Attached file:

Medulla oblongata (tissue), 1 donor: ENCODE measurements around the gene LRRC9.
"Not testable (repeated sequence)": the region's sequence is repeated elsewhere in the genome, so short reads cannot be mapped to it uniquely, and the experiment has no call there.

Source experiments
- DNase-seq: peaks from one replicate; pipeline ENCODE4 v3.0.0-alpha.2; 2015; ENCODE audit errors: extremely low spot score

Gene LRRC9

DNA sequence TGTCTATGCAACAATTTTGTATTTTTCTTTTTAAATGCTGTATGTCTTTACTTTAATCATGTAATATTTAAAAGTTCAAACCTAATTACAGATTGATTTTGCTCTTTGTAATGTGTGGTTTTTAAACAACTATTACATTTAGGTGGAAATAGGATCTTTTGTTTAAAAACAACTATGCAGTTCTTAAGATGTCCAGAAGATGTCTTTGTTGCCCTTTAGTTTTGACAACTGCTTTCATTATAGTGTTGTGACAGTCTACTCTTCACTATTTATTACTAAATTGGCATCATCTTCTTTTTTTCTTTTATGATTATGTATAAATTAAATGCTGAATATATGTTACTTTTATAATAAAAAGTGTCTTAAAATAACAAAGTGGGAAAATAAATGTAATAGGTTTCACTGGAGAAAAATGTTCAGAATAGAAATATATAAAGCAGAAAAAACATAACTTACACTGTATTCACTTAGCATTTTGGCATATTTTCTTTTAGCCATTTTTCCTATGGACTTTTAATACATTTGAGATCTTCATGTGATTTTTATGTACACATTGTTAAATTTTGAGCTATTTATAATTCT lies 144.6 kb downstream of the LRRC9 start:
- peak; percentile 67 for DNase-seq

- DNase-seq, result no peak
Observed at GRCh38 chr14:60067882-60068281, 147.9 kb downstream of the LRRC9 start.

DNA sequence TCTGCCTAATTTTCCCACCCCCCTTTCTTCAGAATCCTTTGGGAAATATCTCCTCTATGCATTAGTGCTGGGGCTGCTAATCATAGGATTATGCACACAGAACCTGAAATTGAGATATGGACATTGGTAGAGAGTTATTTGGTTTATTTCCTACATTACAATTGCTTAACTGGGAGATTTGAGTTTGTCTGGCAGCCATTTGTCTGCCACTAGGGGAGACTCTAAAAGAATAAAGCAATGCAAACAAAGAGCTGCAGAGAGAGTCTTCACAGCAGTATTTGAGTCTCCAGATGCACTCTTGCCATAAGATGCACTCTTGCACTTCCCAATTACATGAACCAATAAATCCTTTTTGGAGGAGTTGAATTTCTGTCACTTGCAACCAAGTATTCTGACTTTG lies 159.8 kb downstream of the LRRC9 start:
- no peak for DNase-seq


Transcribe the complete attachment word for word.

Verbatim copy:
Medulla oblongata (tissue), 1 donor: ENCODE measurements around the gene LRRC9.
"Not testable (repeated sequence)": the region's sequence is repeated elsewhere in the genome, so short reads cannot be mapped to it uniquely, and the experiment has no call there.

Source experiments
- DNase-seq: peaks from one replicate; pipeline ENCODE4 v3.0.0-alpha.2; 2015; ENCODE audit errors: extremely low spot score

Gene LRRC9

DNA sequence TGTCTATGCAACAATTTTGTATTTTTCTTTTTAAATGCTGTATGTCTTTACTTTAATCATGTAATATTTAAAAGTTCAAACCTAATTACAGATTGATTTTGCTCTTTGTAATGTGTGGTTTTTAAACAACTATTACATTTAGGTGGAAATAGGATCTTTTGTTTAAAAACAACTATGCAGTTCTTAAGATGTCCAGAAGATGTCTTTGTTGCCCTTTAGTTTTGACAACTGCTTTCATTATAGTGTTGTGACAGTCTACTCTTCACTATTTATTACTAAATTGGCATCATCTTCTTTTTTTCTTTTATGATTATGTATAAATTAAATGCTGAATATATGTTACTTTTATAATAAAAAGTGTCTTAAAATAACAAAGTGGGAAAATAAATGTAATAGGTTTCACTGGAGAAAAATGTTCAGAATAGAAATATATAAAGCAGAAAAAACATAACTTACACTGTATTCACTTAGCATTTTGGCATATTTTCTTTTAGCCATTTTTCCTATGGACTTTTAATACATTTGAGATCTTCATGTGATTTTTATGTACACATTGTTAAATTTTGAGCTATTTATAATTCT lies 144.6 kb downstream of the LRRC9 start:
- peak; percentile 67 for DNase-seq

- DNase-seq, result no peak
Observed at GRCh38 chr14:60067882-60068281, 147.9 kb downstream of the LRRC9 start.

DNA sequence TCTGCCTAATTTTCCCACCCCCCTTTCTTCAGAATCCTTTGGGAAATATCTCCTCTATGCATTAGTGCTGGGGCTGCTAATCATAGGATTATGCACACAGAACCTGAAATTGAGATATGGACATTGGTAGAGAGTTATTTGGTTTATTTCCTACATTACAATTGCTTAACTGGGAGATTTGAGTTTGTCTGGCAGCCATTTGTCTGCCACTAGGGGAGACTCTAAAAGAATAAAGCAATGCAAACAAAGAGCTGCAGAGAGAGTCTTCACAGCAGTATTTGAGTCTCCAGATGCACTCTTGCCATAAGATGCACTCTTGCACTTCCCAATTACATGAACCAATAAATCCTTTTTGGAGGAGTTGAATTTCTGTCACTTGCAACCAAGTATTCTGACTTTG lies 159.8 kb downstream of the LRRC9 start:
- no peak for DNase-seq